After more than two decades, at noon today the gun lobby's efforts to enact a national concealed handgun law will have its first chance at success when the U.S. Senate votes on an amendment sponsored by South Dakota Senator John Thune to the defense authorization bill (S. 1390) that would create such a system. Senator Charles Schumer (D-NY) is leading the effort to filibuster the amendment.
"Shall issue" concealed handgun laws eliminate the discretion of local law enforcement and licensing agencies to determine eligibility for permits to carry concealed handguns (commonly known as CCW, concealed carry weapon, permits). In many states, the criteria for legally carrying a loaded, hidden handgun in public are virtually equal to the limited requirements that must be met to purchase a handgun under federal law.
- Over the two-year period May 2007 through April 2009, concealed handgun permit holders have slain seven law enforcement officers resulting in criminal charges or the suicide of the shooter. All of the killings were committed with guns. An additional three law enforcement officers were injured in these incidents.
Because most state systems allowing the carrying of concealed handguns in public by private citizens operate to hide permit holders' identities and release little data about crimes committed by them, the VPC reviewed shooting incidents as reported by news outlets. It is likely that the actual number of fatal criminal incidents involving concealed handgun permit holders during this period is far higher.
The 51 homicides occurred in 15 states. Law enforcement officers were killed in four states: Florida, Idaho, Ohio (two incidents), and Pennsylvania (two incidents). Private citizens were killed in 14 states: Alabama, Colorado, Florida (nine incidents), Idaho, Kentucky, Minnesota, New York, North Carolina (two incidents), Ohio (three incidents), Oklahoma, South Carolina, Tennessee, Utah (two incidents), and Virginia. All of these homicides resulted in criminal charges against the concealed carry license holders or the suicide of the licensee.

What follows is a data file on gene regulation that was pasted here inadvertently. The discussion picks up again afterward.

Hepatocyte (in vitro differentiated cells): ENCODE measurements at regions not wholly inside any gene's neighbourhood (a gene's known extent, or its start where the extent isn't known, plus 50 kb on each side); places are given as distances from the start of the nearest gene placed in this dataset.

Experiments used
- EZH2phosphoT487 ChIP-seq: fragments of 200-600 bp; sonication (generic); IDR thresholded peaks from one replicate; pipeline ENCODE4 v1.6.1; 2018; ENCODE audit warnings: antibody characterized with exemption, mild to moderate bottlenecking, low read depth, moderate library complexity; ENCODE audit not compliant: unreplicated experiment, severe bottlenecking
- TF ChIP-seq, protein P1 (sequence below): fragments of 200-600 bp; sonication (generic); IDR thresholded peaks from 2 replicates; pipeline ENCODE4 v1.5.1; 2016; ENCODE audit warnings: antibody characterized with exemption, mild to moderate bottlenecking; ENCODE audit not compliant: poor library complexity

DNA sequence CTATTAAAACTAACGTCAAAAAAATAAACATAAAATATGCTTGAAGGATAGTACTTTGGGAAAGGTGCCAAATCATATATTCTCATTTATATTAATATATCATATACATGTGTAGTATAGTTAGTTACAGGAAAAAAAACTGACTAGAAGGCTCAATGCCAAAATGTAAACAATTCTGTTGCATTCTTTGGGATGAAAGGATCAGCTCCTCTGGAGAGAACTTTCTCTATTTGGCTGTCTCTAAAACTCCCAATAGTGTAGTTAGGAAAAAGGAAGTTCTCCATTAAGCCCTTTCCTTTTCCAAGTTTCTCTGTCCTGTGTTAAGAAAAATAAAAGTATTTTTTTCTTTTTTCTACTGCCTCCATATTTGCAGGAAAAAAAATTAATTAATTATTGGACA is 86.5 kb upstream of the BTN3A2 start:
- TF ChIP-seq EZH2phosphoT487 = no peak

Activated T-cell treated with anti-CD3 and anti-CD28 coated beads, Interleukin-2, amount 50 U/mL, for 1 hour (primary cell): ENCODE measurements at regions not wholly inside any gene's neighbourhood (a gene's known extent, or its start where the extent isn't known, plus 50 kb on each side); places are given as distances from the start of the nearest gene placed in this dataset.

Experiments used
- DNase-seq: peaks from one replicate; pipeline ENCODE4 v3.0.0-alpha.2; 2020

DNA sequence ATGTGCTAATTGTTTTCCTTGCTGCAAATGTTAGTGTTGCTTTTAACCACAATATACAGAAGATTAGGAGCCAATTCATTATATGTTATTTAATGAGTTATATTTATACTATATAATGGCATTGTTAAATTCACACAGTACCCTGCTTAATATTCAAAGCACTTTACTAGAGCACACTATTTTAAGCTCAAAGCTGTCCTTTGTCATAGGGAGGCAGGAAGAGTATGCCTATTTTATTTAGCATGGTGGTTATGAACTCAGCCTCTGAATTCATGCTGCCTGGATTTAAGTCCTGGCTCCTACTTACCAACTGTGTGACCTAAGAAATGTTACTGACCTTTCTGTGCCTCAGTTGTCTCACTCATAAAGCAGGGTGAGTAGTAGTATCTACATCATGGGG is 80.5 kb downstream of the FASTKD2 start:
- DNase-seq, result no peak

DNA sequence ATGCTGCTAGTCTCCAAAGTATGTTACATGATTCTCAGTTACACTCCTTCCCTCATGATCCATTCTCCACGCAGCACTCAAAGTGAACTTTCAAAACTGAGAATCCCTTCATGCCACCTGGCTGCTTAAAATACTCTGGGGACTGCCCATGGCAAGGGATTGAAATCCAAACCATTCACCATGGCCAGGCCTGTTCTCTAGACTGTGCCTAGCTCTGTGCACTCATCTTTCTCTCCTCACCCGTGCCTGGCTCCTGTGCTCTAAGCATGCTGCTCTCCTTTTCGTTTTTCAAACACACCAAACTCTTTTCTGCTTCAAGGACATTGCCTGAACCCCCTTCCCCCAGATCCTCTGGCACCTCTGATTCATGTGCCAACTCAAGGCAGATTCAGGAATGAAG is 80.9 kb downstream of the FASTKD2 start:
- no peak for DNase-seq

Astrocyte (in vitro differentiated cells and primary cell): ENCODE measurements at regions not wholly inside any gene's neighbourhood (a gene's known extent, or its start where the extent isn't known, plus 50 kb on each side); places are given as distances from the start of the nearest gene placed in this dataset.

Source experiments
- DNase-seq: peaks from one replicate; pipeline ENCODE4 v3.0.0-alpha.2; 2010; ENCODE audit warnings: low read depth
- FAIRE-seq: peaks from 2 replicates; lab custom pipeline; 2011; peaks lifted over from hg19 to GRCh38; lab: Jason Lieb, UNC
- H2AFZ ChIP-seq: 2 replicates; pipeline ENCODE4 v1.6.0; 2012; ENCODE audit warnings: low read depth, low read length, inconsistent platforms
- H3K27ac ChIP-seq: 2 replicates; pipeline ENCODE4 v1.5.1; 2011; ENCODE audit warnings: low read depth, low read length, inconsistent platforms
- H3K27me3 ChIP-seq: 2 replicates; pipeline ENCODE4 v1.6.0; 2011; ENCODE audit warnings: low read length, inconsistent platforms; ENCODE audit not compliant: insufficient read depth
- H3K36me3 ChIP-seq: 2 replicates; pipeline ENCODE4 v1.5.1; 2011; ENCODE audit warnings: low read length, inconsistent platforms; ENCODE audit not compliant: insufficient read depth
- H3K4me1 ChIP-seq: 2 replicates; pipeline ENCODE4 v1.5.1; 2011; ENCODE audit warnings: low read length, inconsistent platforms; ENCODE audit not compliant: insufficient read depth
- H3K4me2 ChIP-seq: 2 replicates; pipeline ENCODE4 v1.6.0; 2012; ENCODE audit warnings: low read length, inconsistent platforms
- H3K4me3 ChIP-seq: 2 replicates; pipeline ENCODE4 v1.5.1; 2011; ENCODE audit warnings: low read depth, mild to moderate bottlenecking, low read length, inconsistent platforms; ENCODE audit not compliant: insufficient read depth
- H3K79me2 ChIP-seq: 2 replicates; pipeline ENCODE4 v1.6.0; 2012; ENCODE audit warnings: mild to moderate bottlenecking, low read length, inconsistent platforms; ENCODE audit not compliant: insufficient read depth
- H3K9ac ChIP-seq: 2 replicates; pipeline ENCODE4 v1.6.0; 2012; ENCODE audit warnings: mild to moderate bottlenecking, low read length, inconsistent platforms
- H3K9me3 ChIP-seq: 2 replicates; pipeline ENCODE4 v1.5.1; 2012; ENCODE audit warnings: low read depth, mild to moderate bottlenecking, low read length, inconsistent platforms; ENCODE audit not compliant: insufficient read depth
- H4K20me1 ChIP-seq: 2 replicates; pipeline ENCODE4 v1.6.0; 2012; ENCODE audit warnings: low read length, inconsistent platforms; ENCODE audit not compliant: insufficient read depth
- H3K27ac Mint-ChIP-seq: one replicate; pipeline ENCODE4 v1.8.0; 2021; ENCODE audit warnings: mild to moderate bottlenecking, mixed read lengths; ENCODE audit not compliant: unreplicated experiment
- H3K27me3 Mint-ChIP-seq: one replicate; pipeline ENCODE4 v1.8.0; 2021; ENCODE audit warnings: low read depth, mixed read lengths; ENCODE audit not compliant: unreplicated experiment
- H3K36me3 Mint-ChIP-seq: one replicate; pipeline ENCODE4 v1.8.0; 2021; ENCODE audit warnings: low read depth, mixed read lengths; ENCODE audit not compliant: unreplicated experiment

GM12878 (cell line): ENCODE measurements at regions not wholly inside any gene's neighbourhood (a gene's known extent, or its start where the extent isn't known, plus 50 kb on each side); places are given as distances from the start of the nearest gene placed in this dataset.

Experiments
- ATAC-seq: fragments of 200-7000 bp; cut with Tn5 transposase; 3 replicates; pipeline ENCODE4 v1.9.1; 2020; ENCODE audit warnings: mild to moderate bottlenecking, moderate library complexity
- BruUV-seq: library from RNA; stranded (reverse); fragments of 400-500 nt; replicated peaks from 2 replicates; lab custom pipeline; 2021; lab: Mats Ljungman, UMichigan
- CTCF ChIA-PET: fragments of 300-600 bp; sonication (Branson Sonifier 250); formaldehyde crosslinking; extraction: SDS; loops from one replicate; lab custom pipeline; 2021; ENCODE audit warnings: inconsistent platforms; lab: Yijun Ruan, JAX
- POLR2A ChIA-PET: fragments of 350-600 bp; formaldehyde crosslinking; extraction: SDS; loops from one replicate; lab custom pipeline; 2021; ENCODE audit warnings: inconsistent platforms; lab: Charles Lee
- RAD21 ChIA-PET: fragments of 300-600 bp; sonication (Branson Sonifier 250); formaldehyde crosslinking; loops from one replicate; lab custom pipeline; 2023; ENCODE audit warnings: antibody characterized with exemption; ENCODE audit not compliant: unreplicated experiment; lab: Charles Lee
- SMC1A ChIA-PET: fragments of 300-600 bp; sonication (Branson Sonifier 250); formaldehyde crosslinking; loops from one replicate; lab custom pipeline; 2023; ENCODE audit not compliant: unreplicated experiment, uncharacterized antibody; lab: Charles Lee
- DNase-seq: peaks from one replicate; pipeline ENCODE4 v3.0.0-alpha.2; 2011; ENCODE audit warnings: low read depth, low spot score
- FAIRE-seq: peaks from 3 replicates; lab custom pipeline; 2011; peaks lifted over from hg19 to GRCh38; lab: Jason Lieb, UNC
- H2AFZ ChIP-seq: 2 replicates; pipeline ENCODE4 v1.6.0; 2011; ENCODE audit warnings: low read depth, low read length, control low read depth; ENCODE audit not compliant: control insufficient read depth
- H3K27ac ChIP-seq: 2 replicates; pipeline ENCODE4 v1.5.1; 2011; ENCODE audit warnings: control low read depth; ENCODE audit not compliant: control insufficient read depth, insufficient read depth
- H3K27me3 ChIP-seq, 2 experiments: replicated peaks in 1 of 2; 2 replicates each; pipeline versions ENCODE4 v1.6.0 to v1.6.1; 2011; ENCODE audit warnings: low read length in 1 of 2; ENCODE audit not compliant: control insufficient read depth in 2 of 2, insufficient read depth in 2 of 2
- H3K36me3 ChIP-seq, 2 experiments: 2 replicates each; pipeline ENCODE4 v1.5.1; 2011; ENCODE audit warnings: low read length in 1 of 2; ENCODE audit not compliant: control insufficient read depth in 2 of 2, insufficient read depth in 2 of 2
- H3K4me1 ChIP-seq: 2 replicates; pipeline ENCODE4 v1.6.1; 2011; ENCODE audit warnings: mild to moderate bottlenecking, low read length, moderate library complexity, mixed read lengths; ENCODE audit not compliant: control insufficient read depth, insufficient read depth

The Thune amendment would establish a de facto national concealed handgun system, overriding many state laws by mandating that those states allow the carrying of loaded, concealed firearms by anyone permitted to carry concealed weapons in another state. All states with any type of concealed carry system would be forced to allow a person to carry concealed firearms even if the person carrying is barred from possessing guns by the state in which they wish to carry. In essence, states with extremely weak concealed carry requirements, such as Idaho, would dictate the terms by which people in states with tough permitting requirements, such as California, could carry concealed firearms.
And while the proponents of lax concealed handgun laws argue as an article of faith that these measures reduce overall crime rates, in 2004 the National Research Council's Committee on Law and Justice determined that studies -- such as those conducted by researcher John Lott -- indicating a relationship between concealed carry laws and overall crime rates were not reliable. Specifically, the committee carefully examined Lott's data and research methods and concluded "that with the current evidence it is not possible to determine that there is a causal link between the passage of right-to-carry laws and crime rates."
But the actual facts of how lax concealed handgun laws operate in the real world mean little to the National Rifle Association and its supporters on Capitol Hill. In the August issue of the National Rifle Association's America's 1st Freedom magazine, NRA head Wayne LaPierre dismisses the concerns of those who would question the NRA's CCW campaign:
What it boils down to is this: Instant responders -- armed individuals -- are always better than first responders -- the police -- because instant responders can prevent the kind of tragedy that first responders can only clean up.
Unless, of course, the "first responder" has just been shot and killed by the "instant responder."